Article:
A lot of people seem to believe that the UK can solve its Brexit problems by “just staying in the single market” or a similar form of words. To put it another way, the underlying theory here is that the European Economic Area agreement gives the European single market an existence independent of the European…Read More Can you “just stay in the single market”?
Any discussion of Huawei relating to the Chinese “National Intelligence Law” has to start out from the recognition that all states, always, have tried to weaponize telecommunications systems and have taken considerable legal powers over people and property involved, even where they didn’t create the assets and organizations themselves. Take a look at Section 94,…Read More Enough with the bad faith about Huawei.
I recently read John Grindrod’s Concretopia and re-read Joe Moran’s On Roads one after the other. One thing that struck me: Grindrod’s is the better book, essentially because he goes to the places and talks to the people and avoids the temptation of filling up on old newspaper. Too many people setting out to write…Read More Opinion editorial is the worst historical source imaginable
Alan Feuer’s amazing Twitter reportage from the trial of El Chapo is a case study of the ambiguous relationship between security, surveillance, and social trust. Much of what we think we know about the emergence of the state and the creation of institutions derives from the problems of long-distance trade, usually in luxury products, in…Read More El Chapo and your website
This piece from Bridget Phillipson MP makes a strong case that a hypothetical second referendum campaign would need to be much more unashamedly European and come in from a more marked left-wing direction. Relatedly, Aditya Chakrabortty says that: I can’t see any way for remain to secure a convincing victory, apart from to present itself…Read More You can’t run as an insurgent if you agree with the government, and you might have to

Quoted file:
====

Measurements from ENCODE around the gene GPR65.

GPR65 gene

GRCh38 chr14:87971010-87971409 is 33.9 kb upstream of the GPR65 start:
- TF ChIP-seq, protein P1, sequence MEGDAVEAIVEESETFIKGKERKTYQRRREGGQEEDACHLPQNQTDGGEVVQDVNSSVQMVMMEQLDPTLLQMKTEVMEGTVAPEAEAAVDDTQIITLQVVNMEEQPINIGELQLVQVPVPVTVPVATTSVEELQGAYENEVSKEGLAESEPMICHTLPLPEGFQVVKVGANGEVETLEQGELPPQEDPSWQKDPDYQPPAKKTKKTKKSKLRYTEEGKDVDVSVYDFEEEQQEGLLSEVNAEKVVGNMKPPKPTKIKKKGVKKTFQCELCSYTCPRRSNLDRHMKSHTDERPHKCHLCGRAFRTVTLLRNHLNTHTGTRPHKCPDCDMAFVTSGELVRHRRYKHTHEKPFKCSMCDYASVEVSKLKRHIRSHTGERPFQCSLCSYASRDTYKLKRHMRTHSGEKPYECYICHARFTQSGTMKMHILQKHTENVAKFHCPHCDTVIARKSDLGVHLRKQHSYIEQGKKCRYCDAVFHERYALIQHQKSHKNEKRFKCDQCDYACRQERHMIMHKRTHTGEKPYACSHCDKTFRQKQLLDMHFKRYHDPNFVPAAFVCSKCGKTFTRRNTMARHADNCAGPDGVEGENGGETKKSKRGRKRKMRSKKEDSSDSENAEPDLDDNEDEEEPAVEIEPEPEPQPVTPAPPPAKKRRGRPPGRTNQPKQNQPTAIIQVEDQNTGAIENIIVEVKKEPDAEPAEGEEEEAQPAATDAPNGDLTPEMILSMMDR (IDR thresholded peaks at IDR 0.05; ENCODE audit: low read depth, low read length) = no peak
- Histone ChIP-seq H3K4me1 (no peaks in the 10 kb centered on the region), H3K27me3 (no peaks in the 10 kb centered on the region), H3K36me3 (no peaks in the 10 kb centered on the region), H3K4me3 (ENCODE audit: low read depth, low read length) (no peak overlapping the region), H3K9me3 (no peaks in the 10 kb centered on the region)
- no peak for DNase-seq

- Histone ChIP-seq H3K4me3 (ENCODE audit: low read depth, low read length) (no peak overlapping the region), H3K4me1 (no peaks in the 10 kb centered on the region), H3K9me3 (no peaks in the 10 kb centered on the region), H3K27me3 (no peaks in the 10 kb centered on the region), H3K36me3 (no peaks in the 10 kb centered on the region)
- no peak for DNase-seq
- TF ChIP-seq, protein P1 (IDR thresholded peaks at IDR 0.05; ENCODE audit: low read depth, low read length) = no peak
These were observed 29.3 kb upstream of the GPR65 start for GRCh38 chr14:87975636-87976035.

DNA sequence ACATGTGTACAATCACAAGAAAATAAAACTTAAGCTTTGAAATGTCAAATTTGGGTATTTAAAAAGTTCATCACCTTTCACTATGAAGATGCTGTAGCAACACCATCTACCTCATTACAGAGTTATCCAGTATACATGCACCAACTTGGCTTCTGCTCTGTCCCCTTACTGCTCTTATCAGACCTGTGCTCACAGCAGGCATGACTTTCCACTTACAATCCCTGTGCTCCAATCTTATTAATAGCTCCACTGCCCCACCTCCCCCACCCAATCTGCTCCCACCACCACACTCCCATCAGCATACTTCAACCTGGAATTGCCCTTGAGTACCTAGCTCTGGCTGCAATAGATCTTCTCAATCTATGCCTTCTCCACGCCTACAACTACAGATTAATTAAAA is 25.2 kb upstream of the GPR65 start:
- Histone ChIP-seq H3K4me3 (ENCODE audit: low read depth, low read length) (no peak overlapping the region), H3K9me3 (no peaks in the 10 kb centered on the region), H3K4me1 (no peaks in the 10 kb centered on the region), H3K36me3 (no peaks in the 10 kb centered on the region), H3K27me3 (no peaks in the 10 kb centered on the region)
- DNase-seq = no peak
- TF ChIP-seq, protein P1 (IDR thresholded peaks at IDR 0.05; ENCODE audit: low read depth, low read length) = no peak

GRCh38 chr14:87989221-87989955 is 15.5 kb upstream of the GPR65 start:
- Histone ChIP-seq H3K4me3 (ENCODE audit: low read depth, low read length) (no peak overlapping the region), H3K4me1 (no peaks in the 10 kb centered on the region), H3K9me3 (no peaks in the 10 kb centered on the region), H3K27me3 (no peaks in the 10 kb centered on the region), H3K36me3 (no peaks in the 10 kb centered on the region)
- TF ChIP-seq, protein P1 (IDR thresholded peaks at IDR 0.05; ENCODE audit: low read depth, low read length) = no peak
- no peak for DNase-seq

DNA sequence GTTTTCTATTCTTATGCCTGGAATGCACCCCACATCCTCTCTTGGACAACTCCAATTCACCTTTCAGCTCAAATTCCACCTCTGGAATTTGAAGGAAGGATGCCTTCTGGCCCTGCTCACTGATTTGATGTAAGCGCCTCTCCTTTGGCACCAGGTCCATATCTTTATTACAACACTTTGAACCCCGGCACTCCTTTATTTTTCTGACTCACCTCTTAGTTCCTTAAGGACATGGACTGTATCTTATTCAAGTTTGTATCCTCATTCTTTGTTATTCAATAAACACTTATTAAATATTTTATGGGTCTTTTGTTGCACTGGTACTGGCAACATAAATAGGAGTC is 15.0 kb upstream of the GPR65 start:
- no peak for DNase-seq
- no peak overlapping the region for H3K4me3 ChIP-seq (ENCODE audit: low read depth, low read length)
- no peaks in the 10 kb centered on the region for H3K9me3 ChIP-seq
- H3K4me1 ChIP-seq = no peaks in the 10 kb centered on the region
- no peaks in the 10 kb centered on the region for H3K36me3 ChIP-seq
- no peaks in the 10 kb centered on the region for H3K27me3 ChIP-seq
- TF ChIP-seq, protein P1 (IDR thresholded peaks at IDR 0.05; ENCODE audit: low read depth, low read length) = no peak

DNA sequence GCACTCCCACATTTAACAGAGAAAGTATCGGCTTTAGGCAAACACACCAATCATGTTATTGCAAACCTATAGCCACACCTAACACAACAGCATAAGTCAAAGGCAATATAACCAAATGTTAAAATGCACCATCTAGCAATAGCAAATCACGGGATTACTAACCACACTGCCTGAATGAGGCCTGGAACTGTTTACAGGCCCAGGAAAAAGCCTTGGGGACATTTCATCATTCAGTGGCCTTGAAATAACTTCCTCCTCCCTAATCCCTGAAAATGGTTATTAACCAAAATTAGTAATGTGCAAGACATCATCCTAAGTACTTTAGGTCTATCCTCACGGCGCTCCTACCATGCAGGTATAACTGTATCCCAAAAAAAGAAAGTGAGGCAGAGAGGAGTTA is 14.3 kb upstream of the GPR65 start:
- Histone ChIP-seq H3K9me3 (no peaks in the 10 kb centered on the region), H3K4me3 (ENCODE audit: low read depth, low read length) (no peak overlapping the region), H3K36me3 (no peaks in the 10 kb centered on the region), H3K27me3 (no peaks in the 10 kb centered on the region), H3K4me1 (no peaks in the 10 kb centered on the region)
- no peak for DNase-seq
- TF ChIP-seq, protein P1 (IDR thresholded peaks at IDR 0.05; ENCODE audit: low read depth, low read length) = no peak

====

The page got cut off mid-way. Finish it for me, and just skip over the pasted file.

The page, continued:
If you’re looking for some TV that speaks to typical TYR preoccupations, 54 Hours might be it. This BBC/WDR coproduction retells the utterly berserk story of the 1988 hostage-taking in Gladbeck, West Germany, and successive police forces’ Keystonesque efforts to end it. I liked how it was recognizably a film noir without using any of…Read More TV recommendation: 54 Hours
Back at the end of 2007, as we dived into the trough of the Great Recession or Great Financial Crisis or Second Great Depression or what you will, a crucial decision was taken. Verizon Wireless, then still a Vodafone division, chose LTE for its new mobile network, and put one of the most important women…Read More Ten Years of 4G: Trump, Snowden, Huawei, and Brexit
So James Palmer of @BeijingPalmer fame recommended me Feng Jicai’s Ten Years of Madness as a good book on the Cultural Revolution. It’s all that. The best biog of Feng I’ve found is this French one, much better than the frankly thin Wikipedia coverage. He is a product of the old-school scholar gentry, a significant…Read More Boooks: Ten Years of Madness
I originally drafted this post as the second on Tim Shipman’s book last autumn. Having found and re-read it I have revised it, among other things to go with Jonathan Portes’ appreciation for Sir Jeremy Heywood, the signing of a Brexit agreement, and the outing of the American Friends of the IEA An interesting thought…Read More #AllOutWar On the Institutions
This Pro Publica story about CPAP machines has been doing the rounds because of Eric Umansky’s experience with the one that reported back how much he was sleeping to some…thing…that decided it wasn’t enough, and therefore remotely bricked his sleep aid so he’d…whatever. But I think trying to force fit this into a mould about…Read More How Not to Join a Coasian Hell: Brexit